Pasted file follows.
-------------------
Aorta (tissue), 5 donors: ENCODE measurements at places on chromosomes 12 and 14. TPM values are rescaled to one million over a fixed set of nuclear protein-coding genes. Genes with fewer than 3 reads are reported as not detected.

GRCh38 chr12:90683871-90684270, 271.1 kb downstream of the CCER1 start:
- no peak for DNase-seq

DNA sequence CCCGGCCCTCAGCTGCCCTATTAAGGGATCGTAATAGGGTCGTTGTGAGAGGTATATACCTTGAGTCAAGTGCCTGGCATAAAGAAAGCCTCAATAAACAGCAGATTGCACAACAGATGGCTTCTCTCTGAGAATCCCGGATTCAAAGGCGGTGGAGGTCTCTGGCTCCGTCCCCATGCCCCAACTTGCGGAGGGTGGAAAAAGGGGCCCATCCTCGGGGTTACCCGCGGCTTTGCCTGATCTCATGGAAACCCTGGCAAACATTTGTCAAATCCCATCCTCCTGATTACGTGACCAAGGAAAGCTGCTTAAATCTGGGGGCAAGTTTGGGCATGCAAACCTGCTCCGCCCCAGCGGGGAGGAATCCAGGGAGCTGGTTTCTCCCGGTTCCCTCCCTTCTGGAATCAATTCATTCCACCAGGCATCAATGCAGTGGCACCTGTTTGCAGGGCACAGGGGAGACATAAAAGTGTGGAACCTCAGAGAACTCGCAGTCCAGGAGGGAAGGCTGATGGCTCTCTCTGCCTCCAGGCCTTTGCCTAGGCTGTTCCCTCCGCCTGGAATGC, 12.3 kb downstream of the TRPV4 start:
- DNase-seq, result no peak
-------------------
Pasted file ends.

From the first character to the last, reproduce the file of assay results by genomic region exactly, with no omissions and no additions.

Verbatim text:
Aorta (tissue), 5 donors: ENCODE measurements at places on chromosomes 12 and 14. TPM values are rescaled to one million over a fixed set of nuclear protein-coding genes. Genes with fewer than 3 reads are reported as not detected.

GRCh38 chr12:90683871-90684270, 271.1 kb downstream of the CCER1 start:
- no peak for DNase-seq

DNA sequence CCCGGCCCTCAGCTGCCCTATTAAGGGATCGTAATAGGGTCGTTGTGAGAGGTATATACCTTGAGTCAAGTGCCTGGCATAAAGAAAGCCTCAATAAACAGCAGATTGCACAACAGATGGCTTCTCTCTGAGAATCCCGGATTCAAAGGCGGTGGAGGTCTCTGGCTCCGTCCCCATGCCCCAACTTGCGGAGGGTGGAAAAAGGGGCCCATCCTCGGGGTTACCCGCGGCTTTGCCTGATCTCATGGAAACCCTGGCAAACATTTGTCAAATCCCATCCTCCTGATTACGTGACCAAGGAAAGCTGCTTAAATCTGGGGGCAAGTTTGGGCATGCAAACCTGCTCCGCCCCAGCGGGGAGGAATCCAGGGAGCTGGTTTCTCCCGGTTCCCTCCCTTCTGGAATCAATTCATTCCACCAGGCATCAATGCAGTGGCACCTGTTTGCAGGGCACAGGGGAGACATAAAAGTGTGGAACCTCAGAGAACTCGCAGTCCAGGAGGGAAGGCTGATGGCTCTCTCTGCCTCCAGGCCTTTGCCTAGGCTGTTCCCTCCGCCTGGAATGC, 12.3 kb downstream of the TRPV4 start:
- DNase-seq, result no peak